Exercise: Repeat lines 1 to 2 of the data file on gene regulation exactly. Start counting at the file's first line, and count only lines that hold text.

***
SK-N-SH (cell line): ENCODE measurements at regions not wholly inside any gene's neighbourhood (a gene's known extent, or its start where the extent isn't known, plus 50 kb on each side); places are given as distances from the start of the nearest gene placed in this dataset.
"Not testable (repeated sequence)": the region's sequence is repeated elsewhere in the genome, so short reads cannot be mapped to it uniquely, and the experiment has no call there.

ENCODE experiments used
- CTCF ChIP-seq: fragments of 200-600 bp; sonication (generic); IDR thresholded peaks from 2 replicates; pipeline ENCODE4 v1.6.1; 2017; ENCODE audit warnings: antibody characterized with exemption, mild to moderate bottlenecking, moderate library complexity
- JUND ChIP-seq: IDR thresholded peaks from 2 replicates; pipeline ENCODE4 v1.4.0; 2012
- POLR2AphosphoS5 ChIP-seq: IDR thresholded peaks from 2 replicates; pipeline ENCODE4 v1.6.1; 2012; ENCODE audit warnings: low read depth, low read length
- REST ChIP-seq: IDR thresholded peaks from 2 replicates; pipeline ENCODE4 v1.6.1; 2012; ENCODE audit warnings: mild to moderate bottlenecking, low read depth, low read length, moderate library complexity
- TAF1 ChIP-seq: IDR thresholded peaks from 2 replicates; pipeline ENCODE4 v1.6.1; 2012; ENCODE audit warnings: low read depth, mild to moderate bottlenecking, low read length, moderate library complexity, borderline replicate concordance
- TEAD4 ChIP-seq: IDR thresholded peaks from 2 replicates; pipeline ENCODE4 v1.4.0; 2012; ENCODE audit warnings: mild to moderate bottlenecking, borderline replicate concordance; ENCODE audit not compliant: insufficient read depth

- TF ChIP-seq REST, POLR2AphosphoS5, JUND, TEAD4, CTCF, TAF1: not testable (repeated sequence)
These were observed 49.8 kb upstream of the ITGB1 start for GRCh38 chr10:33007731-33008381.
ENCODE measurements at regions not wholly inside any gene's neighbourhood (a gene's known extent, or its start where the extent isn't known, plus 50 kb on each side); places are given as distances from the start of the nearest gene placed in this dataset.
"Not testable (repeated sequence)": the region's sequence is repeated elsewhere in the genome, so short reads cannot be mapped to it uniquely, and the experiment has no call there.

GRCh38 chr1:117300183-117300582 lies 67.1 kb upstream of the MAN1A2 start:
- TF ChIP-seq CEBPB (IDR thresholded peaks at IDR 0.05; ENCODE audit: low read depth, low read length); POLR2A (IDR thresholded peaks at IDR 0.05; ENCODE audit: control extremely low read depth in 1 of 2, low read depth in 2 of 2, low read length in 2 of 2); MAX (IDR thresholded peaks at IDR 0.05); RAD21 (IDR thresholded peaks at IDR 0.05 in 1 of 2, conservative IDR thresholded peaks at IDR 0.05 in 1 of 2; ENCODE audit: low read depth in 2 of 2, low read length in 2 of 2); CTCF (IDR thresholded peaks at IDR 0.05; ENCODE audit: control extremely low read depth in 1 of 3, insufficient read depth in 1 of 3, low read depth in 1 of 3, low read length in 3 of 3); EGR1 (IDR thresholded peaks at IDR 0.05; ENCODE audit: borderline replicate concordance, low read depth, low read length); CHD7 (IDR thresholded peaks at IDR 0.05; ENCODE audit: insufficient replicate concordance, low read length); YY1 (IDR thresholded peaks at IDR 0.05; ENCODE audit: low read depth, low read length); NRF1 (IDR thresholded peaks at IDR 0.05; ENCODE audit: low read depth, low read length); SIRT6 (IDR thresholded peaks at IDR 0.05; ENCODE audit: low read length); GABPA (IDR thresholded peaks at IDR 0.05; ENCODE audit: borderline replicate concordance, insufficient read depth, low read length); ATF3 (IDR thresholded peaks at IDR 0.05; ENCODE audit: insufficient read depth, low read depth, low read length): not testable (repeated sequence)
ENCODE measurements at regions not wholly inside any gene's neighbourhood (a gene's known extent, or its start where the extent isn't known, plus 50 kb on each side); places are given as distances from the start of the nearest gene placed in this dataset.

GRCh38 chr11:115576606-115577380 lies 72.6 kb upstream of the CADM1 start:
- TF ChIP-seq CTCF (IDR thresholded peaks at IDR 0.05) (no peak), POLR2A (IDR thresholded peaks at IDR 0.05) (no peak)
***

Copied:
SK-N-SH (cell line): ENCODE measurements at regions not wholly inside any gene's neighbourhood (a gene's known extent, or its start where the extent isn't known, plus 50 kb on each side); places are given as distances from the start of the nearest gene placed in this dataset.
"Not testable (repeated sequence)": the region's sequence is repeated elsewhere in the genome, so short reads cannot be mapped to it uniquely, and the experiment has no call there.